Your enjoyment of Father Stu is contingent on your tolerance for both bad language and Mark Wahlberg, says our reviewer. Nevertheless, this movie does mark a positive step forward in the evolution of Christian filmmaking 

Christian cinema – the corner of the industry that makes films exclusively for faith-based audiences – has enjoyed a modest amount of success among its target demographic. Films such as God’s Not Dead and Fireproof have resonated with Christians who are, understandably, a bit tired of a culture that seems at best disinterested in faith or, at worst, actively hostile towards it. Yet such films never cross over into the mainstream, rarely gaining a wider audience (except for a few cynical ‘hate-viewers’) and do poorly with critics. Snobs like me, who go to the cinema looking for satisfying art, are often left unimpressed. Now, with Father Stu, Mark Wahlberg is trying to change that. 

Wahlberg, an actor perhaps best known for muscular action films and dumb comedies, has put a considerable amount of his personal money, not to mention his box office appeal, into this passion project – the story of a charismatic, foul-mouthed boxer who becomes a Catholic priest. And he has roped in Mel Gibson – also a proponent of bigger budget, macho faith-based movies – in an attempt to create something that will appeal to a wider audience while still having an inspirational Christian narrative at its core. Has it worked? Well, sort of… 

Screenshot 2022-05-31 at 11.14.36


The main criticism you could level against the Christian film industry is its lack of authenticity. Rarely do the characters in these films feel like real people; instead they are caricatures that the writers use to make a point. It’s hard to invest in the drama of a film like God’s Not Dead when the performances and dialogue are as wooden as a Hallmark Christmas movie, with a plot that is just as predictable. With a target audience who just want to watch something they agree with, it’s easy for faith- based films to put in minimal effort without ever challenging the audience to empathise with real, gritty or difficult situations.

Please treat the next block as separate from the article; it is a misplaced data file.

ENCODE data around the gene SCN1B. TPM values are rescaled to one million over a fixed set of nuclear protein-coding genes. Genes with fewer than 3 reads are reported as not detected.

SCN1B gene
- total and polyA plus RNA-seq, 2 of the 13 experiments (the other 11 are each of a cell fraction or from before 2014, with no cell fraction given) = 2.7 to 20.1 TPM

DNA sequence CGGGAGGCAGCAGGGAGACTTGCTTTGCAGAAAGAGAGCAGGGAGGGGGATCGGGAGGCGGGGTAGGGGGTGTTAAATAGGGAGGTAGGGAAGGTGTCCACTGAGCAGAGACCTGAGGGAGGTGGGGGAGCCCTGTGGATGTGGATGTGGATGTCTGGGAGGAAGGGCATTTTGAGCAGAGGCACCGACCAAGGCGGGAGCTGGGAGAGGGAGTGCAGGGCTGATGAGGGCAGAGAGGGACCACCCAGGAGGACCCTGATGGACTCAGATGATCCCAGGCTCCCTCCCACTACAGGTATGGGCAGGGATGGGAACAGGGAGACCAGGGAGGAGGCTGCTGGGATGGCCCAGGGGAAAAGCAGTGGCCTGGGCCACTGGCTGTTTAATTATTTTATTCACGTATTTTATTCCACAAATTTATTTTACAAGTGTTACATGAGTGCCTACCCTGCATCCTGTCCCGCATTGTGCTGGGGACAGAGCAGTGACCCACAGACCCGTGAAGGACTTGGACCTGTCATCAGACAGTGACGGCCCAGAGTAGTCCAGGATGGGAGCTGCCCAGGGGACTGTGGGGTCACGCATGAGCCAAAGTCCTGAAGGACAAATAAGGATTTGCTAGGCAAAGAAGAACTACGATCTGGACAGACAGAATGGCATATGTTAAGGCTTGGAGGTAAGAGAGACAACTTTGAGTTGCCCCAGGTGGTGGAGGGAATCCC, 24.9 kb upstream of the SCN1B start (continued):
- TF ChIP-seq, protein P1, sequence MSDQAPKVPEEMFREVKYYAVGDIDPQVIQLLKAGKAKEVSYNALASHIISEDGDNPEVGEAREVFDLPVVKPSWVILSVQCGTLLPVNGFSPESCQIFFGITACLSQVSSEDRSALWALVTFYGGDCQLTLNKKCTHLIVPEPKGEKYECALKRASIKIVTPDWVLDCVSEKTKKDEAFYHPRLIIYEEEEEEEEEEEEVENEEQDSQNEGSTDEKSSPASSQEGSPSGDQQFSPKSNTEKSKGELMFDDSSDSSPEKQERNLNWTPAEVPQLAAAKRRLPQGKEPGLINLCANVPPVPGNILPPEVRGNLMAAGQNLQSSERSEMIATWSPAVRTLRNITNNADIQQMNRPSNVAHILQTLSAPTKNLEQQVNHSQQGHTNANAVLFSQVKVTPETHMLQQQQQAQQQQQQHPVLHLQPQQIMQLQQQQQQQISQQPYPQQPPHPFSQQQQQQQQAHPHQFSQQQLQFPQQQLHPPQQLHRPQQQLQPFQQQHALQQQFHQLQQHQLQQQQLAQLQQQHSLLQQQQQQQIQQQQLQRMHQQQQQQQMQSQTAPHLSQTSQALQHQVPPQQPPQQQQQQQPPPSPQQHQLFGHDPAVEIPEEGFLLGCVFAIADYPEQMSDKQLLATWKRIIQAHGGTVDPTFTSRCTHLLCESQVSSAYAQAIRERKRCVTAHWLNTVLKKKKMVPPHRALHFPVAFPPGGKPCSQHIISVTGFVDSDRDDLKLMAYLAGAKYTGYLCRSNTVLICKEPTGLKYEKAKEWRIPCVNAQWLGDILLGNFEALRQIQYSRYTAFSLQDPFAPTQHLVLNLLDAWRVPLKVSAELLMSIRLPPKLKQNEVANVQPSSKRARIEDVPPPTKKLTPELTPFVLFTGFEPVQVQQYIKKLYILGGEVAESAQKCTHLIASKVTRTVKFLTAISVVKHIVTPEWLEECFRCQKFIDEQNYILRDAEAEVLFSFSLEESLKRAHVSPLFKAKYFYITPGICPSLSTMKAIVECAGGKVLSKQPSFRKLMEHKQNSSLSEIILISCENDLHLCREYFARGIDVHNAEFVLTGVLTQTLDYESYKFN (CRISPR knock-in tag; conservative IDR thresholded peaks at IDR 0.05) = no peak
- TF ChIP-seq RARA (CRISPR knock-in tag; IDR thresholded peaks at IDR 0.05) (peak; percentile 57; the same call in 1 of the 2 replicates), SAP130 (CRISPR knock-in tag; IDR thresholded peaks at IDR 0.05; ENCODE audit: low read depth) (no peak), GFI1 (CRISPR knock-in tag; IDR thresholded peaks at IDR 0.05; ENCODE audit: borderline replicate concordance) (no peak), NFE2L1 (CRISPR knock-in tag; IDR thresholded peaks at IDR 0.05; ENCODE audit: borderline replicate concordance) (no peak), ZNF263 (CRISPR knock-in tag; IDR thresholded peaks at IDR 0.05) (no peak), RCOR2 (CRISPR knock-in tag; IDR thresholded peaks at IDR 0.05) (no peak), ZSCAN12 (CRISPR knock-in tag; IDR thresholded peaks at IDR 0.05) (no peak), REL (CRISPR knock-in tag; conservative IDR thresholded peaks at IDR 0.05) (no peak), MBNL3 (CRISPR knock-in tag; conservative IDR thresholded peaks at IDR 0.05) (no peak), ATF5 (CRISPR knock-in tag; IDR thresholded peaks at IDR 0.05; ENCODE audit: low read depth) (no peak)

Father Stu is undeniably a departure from this model. From the moment you meet Stuart Long, his face bloodied from a boxing match or swearing down the phone at his dad, he immediately feels like a more credible human being than the cookie-cutter figures you might expect from a typical ‘Christian film’. Wahlberg had to fight to keep the bad language in the final edit, even arguing with some Christians who didn’t want him to swear while filming in their church building. Indeed, the anticipation of bad language is enough to put off many potential viewers, but after years of film criticism, I’m sadly inured to it. Your tolerance may vary.


Yet Wahlberg’s argument is that the real Stuart Long – a raggedly determined, salt-of-the-earth type who grew up in Montana – was a guy who swore, fought and slept around, before a near-death experience after a motorbike crash led to his dramatic conversion. The drama of the story lies in the difference that this conversion made to Stu’s life. The result is something that does feel a bit more realistic than the usual Christian fare.

Wahlberg is not the best actor in the world, and he won’t win an Oscar for this role, but his dedication to the film does pay off. He put on weight for the role, spent time with Stu’s real family and fought for the story to be told authentically. By giving the film a bit more budget and some much-needed star quality, he automatically elevates it to something far more watchable than most Christian films. 


Even so, it struggles to land much of an impact. In part, this is down to the sprawling nature of the narrative, covering his time as a boxer, his brief career as an actor and his conversion, before ending with the decline of his health and his becoming a priest. Throw in a poorly explored romantic subplot and you get just one too many ingredients in this ‘Stu’ for any of the flavours to really stand out.

The writer and first-time director, Rosalind Ross, struggles to bring focus or dramatic heft to Stu’s journey, failing to even establish a clear era in which the film is set (1970s? 2000s?). Mel Gibson (Ross’ partner) plays Stu’s cantankerous, detached dad, the source of many of Stu’s problems. This dramatic invention (by all accounts, Bill Long is a good man and a loving father) wouldn’t be so bad if it improved the film, but instead it becomes just another loose thread in an already baggy narrative.

Screenshot 2022-05-31 at 11.14.49

The stakes, for much of the film, are curiously low. Stu’s interest in the Church emerges because he falls for a woman who comes into the shop where he’s working. She seems to like him too, for no discernible reason, but their tepid romance never grips in the way you’d hope. Will she discover that he’s faking his faith at first, or notice a change in him when he genuinely becomes a Christian? In the end, it doesn’t seem to matter. He finds Christ, and decides to become a priest. Even the obvious tension of the requirement to be celibate leads to only one semi-argument before she capitulates.